Nokia has a browser as part of WP8 that does the same too.
I believe the browser on the Kindle HD does too.
About time Chrome caught up ;)
It acutally is exactly what Opera Turbo has done since it added WebP in 2011.
Before that it just downsampled JPEGs and PNGS.
Opera has had all of this since at least 2004, though not necessarily under the same label as today. Opera browsers would send a custom capabilities string that would determine the level of downsampling for visual elements like images, including not just resizing but even conversion to greyscale for monochrome devices. It would also "optimise" and compress HTML, and pipeline connections.
On the proxy it involved some sophisticated content filtering. Apache's mod_filter evolved out of that work: a module to configure the exact sequence of filters required by a particular client for particular contents.
for all those sites your friendly neighbourhood government deems unfit for your consumption.
Firstly this should greatly reduce latency since fewer TCP handshakes are needed. In fact, the DNS requests should end up happening from Google's servers, not from the phone. Latency is a big deal on mobile networks.
Secondly, SPDY always uses TLS. So while all your data is accessible to Google, it's inaccessible to everyone else in the cafe with unencrypted WiFi that you're sitting in (and the cafe owners, even if the WiFi has encryption). Whether that makes things better or worse depends on the cafes you frequent.
"Just when we will be able to get our hands on the new goodies, however, isn't quite clear"
Just checked my Chrome settings and this option was already there, no update required.
... regular Opera has had Opera Turbo for years. It's a very useful facility. It can give you an insight into all kinds of things.
indeed. Very handy!
I realise that google will be able to see everything you are doing, but what about the destination web sites. Will they only see google IP addresses?
Not if the website uses any Google tracking methinks... and if they are not using it, then they should ;)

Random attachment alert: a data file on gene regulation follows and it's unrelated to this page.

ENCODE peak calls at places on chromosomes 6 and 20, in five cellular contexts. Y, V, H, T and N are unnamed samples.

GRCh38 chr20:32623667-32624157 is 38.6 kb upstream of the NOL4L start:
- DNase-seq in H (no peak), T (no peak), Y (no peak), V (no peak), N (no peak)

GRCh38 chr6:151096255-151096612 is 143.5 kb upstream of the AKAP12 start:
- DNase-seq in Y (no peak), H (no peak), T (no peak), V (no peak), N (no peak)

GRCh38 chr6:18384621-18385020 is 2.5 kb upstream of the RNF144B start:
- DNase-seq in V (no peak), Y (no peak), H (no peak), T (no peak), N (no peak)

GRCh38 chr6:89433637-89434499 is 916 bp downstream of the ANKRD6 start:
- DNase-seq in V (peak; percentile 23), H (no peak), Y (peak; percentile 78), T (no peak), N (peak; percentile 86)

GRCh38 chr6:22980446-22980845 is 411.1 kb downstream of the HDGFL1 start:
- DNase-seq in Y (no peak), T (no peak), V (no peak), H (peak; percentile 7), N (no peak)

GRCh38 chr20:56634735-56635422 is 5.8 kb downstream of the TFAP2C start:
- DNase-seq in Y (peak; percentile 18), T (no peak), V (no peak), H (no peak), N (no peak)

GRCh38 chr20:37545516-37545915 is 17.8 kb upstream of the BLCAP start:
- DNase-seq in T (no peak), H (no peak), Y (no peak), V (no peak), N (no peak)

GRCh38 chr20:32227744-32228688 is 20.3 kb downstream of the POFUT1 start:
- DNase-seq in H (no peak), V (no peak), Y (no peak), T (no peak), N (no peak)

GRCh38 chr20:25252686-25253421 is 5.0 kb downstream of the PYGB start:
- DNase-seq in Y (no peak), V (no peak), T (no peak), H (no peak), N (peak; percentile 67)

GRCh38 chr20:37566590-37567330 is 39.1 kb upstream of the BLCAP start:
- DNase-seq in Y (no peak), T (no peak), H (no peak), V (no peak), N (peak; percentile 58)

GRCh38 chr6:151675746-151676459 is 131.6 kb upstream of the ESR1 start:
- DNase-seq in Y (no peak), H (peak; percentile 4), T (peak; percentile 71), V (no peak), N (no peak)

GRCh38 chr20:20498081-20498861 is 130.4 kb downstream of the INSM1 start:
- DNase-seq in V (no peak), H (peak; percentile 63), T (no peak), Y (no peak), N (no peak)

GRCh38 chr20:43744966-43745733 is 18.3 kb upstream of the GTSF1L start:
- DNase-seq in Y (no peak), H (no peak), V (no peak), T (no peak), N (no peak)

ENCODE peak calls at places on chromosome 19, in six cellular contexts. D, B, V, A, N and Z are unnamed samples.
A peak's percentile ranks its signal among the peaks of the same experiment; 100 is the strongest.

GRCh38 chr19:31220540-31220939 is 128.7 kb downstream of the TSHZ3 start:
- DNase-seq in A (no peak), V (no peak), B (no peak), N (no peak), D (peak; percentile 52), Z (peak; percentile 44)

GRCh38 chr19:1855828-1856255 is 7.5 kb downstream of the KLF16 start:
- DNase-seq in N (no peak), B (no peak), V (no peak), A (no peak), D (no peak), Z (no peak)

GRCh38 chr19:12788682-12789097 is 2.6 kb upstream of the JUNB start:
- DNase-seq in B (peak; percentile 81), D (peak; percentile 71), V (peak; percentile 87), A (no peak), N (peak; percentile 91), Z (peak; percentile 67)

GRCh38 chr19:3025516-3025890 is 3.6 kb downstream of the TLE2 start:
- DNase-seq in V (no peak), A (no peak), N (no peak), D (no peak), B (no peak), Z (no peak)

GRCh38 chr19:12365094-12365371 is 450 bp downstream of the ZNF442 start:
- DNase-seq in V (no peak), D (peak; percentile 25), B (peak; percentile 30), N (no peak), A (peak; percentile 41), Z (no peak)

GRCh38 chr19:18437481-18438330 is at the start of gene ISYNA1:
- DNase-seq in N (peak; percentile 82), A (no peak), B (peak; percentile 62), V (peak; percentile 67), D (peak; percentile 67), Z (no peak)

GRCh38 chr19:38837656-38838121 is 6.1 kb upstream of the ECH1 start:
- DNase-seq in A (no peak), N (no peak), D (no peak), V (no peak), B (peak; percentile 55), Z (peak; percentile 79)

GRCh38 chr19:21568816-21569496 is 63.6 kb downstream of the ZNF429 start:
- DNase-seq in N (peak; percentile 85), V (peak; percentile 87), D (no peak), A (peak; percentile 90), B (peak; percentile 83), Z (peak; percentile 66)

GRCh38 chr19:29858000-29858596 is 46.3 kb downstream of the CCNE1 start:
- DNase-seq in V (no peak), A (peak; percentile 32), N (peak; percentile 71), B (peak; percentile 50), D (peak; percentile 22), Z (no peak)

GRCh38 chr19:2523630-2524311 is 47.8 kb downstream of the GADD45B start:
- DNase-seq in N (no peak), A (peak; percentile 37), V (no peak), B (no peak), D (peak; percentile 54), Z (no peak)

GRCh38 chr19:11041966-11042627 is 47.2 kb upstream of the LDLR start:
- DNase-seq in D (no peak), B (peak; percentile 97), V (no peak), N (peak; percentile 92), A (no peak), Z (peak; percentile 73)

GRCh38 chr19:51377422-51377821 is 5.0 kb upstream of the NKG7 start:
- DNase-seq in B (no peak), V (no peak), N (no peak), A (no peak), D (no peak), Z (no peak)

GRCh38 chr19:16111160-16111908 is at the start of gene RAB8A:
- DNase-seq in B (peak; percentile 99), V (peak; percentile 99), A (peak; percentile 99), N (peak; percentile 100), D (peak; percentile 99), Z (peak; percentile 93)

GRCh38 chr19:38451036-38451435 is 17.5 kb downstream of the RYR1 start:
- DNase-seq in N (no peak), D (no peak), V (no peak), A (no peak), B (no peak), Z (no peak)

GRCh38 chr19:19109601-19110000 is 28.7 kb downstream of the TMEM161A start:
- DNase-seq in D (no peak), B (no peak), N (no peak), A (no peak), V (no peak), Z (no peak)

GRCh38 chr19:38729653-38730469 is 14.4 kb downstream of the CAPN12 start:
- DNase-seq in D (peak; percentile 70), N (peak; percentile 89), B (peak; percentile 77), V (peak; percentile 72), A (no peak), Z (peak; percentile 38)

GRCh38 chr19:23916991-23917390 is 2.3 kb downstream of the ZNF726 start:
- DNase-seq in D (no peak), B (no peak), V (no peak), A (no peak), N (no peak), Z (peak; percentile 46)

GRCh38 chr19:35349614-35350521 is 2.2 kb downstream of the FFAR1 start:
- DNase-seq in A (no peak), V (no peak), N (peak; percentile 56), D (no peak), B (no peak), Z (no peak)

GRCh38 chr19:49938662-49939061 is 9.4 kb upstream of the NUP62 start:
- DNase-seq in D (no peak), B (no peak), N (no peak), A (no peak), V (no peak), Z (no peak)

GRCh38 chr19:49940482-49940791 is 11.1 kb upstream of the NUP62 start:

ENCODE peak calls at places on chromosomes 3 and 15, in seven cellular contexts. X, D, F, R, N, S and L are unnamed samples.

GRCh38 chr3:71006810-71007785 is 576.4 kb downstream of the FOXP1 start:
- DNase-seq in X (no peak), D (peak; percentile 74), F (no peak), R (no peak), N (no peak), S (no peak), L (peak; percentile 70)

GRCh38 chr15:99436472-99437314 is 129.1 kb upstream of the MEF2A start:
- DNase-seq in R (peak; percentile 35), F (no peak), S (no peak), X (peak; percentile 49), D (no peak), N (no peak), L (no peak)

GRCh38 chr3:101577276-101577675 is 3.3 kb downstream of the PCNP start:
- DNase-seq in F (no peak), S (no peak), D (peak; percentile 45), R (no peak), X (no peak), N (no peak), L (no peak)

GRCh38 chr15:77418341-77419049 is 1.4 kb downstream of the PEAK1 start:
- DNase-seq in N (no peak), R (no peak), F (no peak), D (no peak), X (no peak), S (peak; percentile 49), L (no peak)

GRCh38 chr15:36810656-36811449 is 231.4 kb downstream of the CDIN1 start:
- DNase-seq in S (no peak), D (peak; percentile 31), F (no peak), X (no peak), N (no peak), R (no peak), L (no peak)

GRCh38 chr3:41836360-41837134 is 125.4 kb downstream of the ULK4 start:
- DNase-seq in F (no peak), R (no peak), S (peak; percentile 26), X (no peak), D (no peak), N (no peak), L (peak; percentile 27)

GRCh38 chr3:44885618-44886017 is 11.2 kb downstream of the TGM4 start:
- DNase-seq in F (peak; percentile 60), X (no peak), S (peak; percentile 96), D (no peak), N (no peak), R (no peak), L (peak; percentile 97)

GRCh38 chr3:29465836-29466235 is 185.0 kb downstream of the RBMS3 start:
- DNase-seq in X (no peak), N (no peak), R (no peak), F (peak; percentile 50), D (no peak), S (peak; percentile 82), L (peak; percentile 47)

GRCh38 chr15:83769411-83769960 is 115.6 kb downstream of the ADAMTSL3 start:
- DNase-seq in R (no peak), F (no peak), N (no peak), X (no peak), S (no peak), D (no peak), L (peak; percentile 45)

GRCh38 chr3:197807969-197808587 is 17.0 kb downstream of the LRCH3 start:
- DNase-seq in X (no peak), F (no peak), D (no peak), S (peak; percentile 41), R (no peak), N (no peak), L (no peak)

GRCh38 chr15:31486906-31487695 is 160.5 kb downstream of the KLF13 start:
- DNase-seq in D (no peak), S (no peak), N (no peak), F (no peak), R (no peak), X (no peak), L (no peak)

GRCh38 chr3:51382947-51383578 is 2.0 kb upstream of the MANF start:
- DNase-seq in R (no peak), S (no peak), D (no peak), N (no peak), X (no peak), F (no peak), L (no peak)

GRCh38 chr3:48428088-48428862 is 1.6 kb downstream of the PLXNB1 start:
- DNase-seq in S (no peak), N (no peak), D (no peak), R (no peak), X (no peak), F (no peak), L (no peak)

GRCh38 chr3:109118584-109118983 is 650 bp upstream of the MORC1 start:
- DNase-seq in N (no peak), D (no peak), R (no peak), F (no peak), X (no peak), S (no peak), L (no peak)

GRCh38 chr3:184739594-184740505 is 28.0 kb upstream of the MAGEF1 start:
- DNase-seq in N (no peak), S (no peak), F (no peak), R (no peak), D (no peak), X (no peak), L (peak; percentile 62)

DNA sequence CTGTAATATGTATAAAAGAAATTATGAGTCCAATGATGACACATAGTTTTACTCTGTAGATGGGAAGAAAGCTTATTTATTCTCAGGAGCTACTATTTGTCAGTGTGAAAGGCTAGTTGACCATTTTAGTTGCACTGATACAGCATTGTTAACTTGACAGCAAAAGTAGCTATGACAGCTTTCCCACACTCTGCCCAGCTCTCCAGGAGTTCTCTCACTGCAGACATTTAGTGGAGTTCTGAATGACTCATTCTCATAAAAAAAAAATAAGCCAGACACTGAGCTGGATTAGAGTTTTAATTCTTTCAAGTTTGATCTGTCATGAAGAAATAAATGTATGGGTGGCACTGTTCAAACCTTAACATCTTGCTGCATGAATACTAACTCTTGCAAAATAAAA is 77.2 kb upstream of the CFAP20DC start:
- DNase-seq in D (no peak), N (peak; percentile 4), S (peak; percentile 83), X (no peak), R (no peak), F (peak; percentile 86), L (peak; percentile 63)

But the internet filters will be bypassed. Won't somebody think of the children.
Maybe if Google just sorted out Google Maps and Fonts so they didn't stick out like sore thumbs in everyone's otherwise perfect Pagespeed scores we'd get more benefit. Reason is, web developers do all these optimisations ourselves, for every browser, already, other than SPDY, which I guess will come automatically once servers and browsers all support it.
I don't like this. Do any of you here use Google analytics or other web site reporting solutions? When Google switched to allowing https for web searches the keywords were stripped from the visitor referrals making it hard to understand why people are coming to my web site. From an end user privacy standpoint, great. From Google's standpoint, even better; now they get to see the keywords and search patterns but no one else does, and furthermore they can sell that data which they do via adwords; you can still get access to the keywords as long as you stump up for adwords (and someone clicks your ad).
Now we have Google being not only the search gateway to your web site (and controlling the information you get as a web site hoster), but the actual visitor to your website too via their proxy. So information such as visitor location will be dropped from my web site traffic. That's how I understand this would work.
No doubt if you use Google's analytics you could get that information back, or perhaps going on their past practices, you will need to pay a fee for it. But either way, this gives more control to Google when you consider the market share Google now has on desktop Chrome and mobile browsers.
Since they've dropped Presto, all they have left is a Chrome-clone with half the features (and 1/10th of classic Opera's features at that), their embedded sales (for Nintendo consoles, Smart TVs, etc) have all but dried up because they also depended on Presto, and now Google is about to kill Opera Mini.